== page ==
Our “mission” to encourage renewal of soil health faces a relentless force: The brute power of soil erosion by water, tillage, and wind.
As we cruise around Iowa this fall, it’s clear that favorable harvest weather also opened the opportunity for extensive fall chiseling and disking. We’ve even seen a few disked-up soybean fields. We’re not fanatics for absolutely NO tillage. The data on light vertical tillage, blending cornstalk residue into the top few inches, looks like a sound way to amplify micorrhizal residue digestion and hold soil in place. It’s also an effective way to trigger germination of cover crops like oats or cereal rye in heavy corn residue.
Then, when cover crops emerge, you can accelerate root growth with WakeUP. It helps pump more photosynthetic sugars to roots, which exude that energy to stimulate microbial growth around the root. It’s the fungal complex which builds durable humus, and root sugars help multiply those beneficial fungi. Of course, excess tillage rips up the habitat of those delicate fungi.
The fall 2015 issue of the Leopold Letter summarizes sobering data on soil erosion, compiled by Iowa State University agronomist. Cruse is a crusader via presentations to farmers, including webinars which you can connect with via links on the Leopold Letter. We found several eye-openers in the data pulled together by Cruse and his associates.
— Actual soil loss rates are much higher than traditional estimates indicate.
— No-tilling corn and soybeans is far from adequate to avoid destructive soil loss, even on moderately sloping knolls. One photo shown by Cruse reveals how tillage and weathering has peeled topsoil from gentle knolls in north central Iowa’s “prairie pothole” country.
— Aggressive tillage like disking or chiseling on slopes causes the entire tilled profile to shift downhill slightly with each pass. “Gravity works,” says Cruse. However, vertical tillage such as a Gen-Till, CurseBuster or Are-Way allows far less horizontal “drift” of soil.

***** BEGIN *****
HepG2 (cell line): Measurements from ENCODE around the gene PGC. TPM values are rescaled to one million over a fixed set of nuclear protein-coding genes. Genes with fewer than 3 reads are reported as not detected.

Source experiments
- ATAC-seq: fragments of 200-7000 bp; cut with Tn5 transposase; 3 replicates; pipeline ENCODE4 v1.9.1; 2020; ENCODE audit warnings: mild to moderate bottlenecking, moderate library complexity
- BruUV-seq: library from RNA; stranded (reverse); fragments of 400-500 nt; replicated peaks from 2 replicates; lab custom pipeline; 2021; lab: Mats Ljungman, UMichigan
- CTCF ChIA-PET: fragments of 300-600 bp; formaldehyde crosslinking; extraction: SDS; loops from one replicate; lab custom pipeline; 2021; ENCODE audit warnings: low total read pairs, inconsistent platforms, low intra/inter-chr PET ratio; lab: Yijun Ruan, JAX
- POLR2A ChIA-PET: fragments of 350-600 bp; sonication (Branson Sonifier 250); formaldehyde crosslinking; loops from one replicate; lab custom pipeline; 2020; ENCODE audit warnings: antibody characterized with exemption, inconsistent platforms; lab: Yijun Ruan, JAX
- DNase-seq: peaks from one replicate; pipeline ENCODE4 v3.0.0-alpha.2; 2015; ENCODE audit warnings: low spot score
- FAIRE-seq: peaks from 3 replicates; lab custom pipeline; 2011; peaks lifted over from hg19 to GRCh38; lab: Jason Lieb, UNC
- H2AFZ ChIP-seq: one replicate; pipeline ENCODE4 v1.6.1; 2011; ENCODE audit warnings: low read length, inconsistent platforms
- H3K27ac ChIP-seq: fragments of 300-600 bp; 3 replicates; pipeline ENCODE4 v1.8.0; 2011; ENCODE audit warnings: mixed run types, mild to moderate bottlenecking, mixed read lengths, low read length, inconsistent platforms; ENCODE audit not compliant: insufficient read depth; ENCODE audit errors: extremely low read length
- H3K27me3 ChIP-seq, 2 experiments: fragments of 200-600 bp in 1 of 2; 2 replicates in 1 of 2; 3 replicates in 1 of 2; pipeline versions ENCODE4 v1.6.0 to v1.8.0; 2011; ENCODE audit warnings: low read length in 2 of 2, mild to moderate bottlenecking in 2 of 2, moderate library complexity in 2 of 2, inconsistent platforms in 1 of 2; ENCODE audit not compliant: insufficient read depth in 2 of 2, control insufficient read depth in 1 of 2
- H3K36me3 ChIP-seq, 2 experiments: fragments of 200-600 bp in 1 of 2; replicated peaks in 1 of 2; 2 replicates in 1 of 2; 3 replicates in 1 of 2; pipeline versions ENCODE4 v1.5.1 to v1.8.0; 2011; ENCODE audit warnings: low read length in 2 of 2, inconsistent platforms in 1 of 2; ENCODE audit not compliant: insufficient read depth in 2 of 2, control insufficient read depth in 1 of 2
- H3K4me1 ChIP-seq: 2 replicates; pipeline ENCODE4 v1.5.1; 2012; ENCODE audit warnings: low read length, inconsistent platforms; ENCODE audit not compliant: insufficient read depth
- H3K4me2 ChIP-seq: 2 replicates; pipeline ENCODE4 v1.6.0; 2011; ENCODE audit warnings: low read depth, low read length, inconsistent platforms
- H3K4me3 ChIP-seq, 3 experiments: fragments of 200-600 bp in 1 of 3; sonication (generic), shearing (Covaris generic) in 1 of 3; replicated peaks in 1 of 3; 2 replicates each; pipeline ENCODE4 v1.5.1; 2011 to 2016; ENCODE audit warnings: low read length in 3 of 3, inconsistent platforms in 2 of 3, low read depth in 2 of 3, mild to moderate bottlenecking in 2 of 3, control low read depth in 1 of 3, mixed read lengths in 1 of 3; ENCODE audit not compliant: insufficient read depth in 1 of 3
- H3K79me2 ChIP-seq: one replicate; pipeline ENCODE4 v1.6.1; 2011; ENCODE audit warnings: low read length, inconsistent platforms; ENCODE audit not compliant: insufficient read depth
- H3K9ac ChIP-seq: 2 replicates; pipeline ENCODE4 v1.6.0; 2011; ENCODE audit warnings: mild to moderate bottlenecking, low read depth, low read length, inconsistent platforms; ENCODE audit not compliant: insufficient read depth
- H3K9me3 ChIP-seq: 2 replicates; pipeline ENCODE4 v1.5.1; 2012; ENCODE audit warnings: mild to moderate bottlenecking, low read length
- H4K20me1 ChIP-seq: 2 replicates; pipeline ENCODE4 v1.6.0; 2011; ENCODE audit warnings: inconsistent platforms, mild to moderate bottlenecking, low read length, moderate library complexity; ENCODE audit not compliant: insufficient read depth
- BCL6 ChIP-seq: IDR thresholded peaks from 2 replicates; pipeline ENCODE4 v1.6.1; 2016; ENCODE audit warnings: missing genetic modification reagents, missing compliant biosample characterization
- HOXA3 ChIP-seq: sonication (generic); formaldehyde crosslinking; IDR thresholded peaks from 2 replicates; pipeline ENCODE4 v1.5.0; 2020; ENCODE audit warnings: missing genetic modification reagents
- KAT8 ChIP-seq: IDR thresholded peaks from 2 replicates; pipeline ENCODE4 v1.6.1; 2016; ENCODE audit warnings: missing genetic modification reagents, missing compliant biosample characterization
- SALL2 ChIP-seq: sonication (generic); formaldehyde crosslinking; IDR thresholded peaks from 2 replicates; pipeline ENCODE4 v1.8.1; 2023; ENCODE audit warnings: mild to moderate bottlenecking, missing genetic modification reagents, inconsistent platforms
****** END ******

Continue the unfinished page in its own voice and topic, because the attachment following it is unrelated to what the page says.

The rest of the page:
— One of the most effective ways to hold soil in place is permanent filter strips. Back in 1980, we bought 160 acres of gently rolling land in northeast Iowa and built terraces with margins of permanent grasses above and below the terraces. Soon after ownership of that quarter-section passed to a large-scale operator, that grower tore out the terraces and no-tilled the ground. Every year, gullies emerge, scouring out “no-till” roots and residue. The county has had to excavate topsoil from bordering ditches to keep drainage from flowing over the roads.
What we like to focus on is holding the soil ecosystem intact, and finding ways to amplify the natural rebuilding of stable humus. This requires fungal activity, and bacterial activity, along with larger organisms in the soil food web, like earthworms. Pesticides complicate that effort, especially those which are highly toxic to beneficial bacteria.
To hear an online webinar by John Kempf of Advancing Eco Agriculture explain the reasoning for this, here’s the link to his presentation on YouTube.
We encourage you to scan that report by Laura Miller in the Leopold Letter, and then link to the webinar by Rick Cruse. Let the chisel plow take a rest. Give your fungi a chance.